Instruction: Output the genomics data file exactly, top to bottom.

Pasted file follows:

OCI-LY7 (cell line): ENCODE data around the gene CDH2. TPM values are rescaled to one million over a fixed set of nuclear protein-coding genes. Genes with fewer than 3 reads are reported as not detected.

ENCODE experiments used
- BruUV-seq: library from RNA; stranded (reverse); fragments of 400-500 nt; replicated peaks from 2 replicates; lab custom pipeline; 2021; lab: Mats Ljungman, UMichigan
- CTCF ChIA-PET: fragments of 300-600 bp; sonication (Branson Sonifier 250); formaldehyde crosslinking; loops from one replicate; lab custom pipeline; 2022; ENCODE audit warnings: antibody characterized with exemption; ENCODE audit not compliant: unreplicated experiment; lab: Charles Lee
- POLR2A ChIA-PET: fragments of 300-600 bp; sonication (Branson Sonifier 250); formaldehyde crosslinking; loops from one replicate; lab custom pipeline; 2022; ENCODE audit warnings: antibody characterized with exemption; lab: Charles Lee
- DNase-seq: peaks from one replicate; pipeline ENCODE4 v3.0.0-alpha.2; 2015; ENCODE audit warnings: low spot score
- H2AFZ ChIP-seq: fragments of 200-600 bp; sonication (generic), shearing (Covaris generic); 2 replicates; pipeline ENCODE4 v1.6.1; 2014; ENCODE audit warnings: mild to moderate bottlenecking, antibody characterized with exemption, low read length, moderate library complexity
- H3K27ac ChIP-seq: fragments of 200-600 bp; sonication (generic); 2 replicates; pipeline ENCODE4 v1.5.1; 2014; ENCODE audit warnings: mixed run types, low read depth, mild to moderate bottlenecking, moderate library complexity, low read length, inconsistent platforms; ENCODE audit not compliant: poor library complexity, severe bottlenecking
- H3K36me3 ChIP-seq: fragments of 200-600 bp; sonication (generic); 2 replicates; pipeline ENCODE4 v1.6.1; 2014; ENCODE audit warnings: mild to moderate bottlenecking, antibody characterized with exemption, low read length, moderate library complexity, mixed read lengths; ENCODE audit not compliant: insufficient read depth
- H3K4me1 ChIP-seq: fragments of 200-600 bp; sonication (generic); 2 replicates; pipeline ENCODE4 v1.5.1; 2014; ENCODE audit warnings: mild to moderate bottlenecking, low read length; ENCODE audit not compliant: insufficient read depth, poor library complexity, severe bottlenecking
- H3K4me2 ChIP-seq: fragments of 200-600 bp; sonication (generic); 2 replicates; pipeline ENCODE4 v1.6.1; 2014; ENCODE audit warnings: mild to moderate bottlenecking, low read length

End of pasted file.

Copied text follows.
OCI-LY7 (cell line): ENCODE data around the gene CDH2. TPM values are rescaled to one million over a fixed set of nuclear protein-coding genes. Genes with fewer than 3 reads are reported as not detected.

ENCODE experiments used
- BruUV-seq: library from RNA; stranded (reverse); fragments of 400-500 nt; replicated peaks from 2 replicates; lab custom pipeline; 2021; lab: Mats Ljungman, UMichigan
- CTCF ChIA-PET: fragments of 300-600 bp; sonication (Branson Sonifier 250); formaldehyde crosslinking; loops from one replicate; lab custom pipeline; 2022; ENCODE audit warnings: antibody characterized with exemption; ENCODE audit not compliant: unreplicated experiment; lab: Charles Lee
- POLR2A ChIA-PET: fragments of 300-600 bp; sonication (Branson Sonifier 250); formaldehyde crosslinking; loops from one replicate; lab custom pipeline; 2022; ENCODE audit warnings: antibody characterized with exemption; lab: Charles Lee
- DNase-seq: peaks from one replicate; pipeline ENCODE4 v3.0.0-alpha.2; 2015; ENCODE audit warnings: low spot score
- H2AFZ ChIP-seq: fragments of 200-600 bp; sonication (generic), shearing (Covaris generic); 2 replicates; pipeline ENCODE4 v1.6.1; 2014; ENCODE audit warnings: mild to moderate bottlenecking, antibody characterized with exemption, low read length, moderate library complexity
- H3K27ac ChIP-seq: fragments of 200-600 bp; sonication (generic); 2 replicates; pipeline ENCODE4 v1.5.1; 2014; ENCODE audit warnings: mixed run types, low read depth, mild to moderate bottlenecking, moderate library complexity, low read length, inconsistent platforms; ENCODE audit not compliant: poor library complexity, severe bottlenecking
- H3K36me3 ChIP-seq: fragments of 200-600 bp; sonication (generic); 2 replicates; pipeline ENCODE4 v1.6.1; 2014; ENCODE audit warnings: mild to moderate bottlenecking, antibody characterized with exemption, low read length, moderate library complexity, mixed read lengths; ENCODE audit not compliant: insufficient read depth
- H3K4me1 ChIP-seq: fragments of 200-600 bp; sonication (generic); 2 replicates; pipeline ENCODE4 v1.5.1; 2014; ENCODE audit warnings: mild to moderate bottlenecking, low read length; ENCODE audit not compliant: insufficient read depth, poor library complexity, severe bottlenecking
- H3K4me2 ChIP-seq: fragments of 200-600 bp; sonication (generic); 2 replicates; pipeline ENCODE4 v1.6.1; 2014; ENCODE audit warnings: mild to moderate bottlenecking, low read length